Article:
When Family Fails You


Q. Hi Bonnie, I hope you can help me with this. I’m 31 years old and single.  My dad died a few years ago and my mother hasn’t been well and is in and out of the hospital. I have no other family except for my older brother, and this is freaking me out. My brother and I have a terrible relationship and always have. We never got along, mainly because he always felt the need to put me down. He’s very cynical and very materialistic and never has a kind word for me. I do everything for my mother, but because he’s married he feels his duties are at home with his wife and child and not with his mother. Therefore all the worrying, consoling, errands, driving, visiting, decision-making with regards to my mom is left up to me. Besides this, my brother still puts me down for everything I do (or in his mind don’t do) and everything I am as a person, even my job as a paralegal. He also badmouths me to my mother. Believe it or not, my mother, who knows what he does and doesn’t do, still comes to his defense and is starting to believe his lies. Therefore, she has been taking all her fears and miseries out on me (the only person who is taking care of her) and telling me I do nothing and never come to see her! So now I’m doing all the work, and getting all the grief. I’m at my breaking point knowing that my mom may die in the near future and the only family I’ll have left is my cold-hearted brother. In fact, the thought of that rocks me to my core.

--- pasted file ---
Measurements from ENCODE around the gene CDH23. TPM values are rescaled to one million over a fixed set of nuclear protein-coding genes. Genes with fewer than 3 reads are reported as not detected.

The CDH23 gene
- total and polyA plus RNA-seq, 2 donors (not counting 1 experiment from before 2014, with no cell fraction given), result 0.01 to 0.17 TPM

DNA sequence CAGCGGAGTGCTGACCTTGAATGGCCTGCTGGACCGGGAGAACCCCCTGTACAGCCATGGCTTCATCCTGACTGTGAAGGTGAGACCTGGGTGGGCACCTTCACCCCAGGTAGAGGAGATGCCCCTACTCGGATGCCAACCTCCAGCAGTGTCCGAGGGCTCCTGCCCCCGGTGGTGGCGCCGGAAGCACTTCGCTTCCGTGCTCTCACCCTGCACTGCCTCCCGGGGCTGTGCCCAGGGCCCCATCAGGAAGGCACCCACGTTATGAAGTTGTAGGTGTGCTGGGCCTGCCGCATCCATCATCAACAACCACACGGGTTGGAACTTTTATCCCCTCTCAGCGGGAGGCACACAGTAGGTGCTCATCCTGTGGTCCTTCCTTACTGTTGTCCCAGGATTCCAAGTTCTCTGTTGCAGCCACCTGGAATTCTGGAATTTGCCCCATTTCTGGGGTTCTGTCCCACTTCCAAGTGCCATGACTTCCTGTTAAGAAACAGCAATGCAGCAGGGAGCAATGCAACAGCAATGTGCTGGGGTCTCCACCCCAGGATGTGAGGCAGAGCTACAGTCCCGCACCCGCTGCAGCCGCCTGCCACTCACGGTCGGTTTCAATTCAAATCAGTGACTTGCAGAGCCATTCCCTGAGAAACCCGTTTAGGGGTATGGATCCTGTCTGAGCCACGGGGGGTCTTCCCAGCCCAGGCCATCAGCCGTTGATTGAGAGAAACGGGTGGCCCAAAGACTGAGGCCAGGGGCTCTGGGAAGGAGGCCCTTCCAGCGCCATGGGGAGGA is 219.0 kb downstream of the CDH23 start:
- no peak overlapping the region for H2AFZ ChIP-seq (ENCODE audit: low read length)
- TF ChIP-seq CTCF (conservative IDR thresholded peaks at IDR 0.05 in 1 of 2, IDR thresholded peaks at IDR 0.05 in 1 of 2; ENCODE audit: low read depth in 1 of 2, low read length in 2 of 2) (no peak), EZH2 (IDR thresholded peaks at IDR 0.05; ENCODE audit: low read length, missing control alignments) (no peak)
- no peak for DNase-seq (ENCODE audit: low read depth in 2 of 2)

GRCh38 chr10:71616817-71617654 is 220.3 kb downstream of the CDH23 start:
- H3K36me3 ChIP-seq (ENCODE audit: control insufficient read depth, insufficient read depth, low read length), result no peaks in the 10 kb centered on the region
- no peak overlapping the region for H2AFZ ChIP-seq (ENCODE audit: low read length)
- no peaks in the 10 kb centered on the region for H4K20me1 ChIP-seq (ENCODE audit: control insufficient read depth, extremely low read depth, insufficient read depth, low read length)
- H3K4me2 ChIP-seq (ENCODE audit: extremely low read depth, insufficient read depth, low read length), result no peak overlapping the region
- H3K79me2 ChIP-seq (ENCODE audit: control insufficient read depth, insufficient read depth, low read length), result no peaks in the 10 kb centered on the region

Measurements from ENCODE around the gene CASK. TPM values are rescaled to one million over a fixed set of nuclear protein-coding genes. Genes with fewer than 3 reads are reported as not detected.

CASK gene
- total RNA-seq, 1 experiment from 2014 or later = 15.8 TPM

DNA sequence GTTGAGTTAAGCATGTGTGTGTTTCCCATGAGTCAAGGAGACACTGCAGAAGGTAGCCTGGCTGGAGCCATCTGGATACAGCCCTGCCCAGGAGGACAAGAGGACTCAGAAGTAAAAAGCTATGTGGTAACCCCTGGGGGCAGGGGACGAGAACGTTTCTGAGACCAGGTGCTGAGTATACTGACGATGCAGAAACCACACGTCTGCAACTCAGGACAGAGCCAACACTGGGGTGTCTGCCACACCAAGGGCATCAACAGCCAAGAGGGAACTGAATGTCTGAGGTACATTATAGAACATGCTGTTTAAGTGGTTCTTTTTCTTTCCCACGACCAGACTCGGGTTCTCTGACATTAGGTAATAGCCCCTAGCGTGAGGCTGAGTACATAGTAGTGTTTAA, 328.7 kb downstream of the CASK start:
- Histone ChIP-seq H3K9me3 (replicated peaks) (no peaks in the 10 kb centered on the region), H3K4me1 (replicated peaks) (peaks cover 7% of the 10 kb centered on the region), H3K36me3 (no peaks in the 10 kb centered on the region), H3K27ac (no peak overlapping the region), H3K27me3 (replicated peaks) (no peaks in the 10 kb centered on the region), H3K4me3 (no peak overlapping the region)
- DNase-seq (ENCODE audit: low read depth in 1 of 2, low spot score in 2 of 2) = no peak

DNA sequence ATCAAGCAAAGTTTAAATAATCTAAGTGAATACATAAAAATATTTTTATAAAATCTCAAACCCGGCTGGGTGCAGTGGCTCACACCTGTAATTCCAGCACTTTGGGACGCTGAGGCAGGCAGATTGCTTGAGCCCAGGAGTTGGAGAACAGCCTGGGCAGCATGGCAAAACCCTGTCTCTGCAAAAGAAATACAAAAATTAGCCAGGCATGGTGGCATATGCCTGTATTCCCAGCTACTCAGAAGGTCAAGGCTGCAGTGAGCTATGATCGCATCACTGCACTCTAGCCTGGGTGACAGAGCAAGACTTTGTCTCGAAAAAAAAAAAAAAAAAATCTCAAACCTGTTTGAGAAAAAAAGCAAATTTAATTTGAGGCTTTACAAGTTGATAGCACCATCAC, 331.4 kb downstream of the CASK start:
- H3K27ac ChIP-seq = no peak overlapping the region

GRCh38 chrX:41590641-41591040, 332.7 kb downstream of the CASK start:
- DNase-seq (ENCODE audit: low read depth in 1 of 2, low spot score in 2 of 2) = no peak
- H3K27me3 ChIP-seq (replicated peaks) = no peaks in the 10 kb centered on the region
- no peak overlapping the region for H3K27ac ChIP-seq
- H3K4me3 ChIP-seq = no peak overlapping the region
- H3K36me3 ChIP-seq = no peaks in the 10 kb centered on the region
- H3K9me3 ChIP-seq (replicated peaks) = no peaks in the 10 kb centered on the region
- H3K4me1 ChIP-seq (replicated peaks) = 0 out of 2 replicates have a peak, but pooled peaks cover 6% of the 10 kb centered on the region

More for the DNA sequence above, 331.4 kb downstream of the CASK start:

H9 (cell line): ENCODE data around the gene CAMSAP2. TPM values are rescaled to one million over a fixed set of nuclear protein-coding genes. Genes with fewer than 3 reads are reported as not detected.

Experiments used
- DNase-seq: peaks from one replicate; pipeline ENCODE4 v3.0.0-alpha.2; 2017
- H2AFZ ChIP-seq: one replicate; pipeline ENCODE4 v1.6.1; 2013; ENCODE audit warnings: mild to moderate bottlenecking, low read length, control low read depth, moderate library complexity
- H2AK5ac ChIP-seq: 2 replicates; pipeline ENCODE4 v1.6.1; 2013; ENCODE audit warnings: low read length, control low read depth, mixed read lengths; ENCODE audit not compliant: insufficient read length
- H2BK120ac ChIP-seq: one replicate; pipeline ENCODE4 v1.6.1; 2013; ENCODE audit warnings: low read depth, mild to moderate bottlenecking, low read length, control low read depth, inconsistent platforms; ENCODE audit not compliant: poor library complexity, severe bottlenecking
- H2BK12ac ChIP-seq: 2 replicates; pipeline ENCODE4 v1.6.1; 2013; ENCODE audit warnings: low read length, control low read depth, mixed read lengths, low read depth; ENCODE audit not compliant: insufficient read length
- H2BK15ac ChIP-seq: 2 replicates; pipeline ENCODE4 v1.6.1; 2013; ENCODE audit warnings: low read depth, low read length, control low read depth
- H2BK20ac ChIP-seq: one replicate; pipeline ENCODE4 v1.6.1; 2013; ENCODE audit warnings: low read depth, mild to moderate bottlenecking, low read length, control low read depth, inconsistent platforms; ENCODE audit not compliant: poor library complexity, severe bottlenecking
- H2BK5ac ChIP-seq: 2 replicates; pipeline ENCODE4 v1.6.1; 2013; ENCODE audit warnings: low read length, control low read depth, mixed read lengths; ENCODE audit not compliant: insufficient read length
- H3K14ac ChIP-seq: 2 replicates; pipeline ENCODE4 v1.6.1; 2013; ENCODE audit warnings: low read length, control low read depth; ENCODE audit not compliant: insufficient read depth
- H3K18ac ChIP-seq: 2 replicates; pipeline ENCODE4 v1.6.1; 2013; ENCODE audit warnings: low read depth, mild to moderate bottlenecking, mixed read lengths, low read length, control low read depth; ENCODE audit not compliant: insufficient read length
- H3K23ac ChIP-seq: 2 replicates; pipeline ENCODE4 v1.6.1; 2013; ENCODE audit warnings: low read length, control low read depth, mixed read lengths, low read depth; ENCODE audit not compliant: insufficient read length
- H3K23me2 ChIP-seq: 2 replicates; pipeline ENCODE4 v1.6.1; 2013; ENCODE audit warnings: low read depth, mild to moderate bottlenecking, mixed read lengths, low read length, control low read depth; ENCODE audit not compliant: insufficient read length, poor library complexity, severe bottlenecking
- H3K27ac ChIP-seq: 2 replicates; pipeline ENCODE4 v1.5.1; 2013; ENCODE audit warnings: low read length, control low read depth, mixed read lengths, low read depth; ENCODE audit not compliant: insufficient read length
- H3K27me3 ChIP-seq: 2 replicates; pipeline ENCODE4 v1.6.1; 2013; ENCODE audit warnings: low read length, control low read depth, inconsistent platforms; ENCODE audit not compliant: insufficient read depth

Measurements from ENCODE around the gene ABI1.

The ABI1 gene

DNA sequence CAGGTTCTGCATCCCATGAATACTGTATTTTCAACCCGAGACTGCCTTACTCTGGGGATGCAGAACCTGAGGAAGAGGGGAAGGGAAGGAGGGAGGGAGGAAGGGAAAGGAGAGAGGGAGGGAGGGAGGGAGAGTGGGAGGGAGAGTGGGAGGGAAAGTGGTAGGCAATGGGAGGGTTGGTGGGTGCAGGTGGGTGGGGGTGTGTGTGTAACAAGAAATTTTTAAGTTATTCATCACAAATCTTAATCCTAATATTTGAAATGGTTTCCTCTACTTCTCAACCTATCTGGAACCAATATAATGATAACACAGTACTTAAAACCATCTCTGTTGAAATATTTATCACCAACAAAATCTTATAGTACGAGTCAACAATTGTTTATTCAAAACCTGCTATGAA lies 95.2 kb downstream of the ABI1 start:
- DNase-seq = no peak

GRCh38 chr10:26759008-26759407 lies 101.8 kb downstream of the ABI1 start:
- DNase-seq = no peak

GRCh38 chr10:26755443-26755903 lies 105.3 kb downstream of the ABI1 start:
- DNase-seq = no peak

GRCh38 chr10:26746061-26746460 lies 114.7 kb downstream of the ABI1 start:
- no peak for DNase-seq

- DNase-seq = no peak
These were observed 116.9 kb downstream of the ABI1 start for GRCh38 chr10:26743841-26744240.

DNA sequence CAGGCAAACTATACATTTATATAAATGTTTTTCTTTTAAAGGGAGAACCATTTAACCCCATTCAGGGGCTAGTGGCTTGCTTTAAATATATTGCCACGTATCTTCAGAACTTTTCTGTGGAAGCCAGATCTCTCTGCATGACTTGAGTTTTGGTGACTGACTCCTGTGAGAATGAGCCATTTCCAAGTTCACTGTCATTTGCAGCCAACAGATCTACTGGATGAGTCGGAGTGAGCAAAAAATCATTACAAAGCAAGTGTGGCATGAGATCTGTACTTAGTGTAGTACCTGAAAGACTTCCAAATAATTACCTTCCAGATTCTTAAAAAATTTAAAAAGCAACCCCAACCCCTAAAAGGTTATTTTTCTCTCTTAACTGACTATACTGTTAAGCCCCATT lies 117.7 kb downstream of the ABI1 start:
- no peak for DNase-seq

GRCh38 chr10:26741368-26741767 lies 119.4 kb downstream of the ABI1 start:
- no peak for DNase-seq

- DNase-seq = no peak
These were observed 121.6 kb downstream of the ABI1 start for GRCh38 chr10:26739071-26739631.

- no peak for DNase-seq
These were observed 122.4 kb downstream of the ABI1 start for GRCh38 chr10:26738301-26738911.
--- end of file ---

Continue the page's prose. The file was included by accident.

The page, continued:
A. Isn’t it amazing how sibling rivalries so often follow us into our adult years? The reason for that is probably that as we grow older, we really don’t change all that much. It often feels like some sort of cosmic joke when two opposite personalities are born into the same family. But spiritually, I believe they are put there for one of two reasons: either to teach us how to work through conflicts, or in some cases, how to cut the ties that bind us to unhappiness. When you have a toxic person in your family, the best thing to do is to stay away and have as little contact as possible. Of course that is difficult right now with your mother being sick, but I would urge you to try it just the same. He is always going to be your older brother, and he’s probably never going to change, so unless you want to perpetuate an abusive situation, you have to distance yourself from it. Contrary to popular belief, blood isn’t always thicker than water; sometimes it’s friends that become our family in life. If you have a handful of good ones, you won’t be lonely or alone. As for the way your mother is treating you, I understand she is sick and probably afraid, but that doesn’t give her a license to abuse you either. You need to lovingly and firmly set down the ground rules and tell her if she continues to put you down and give you grief, you’ll end up spending less time around her instead of more.  Lastly, in between work and caretaking, it’s really crucial that you carve out some time for yourself, and some time to nourish the friendships I mentioned. Good friends will appreciate you for who you are and be there in the tough times, so they are every bit as important to your life as your responsibilities. Be good to yourself and do what makes you happy. Stay strong and never let anyone devalue you, and if they try, remember that’s your cue to either lay down the law—or simply walk away.

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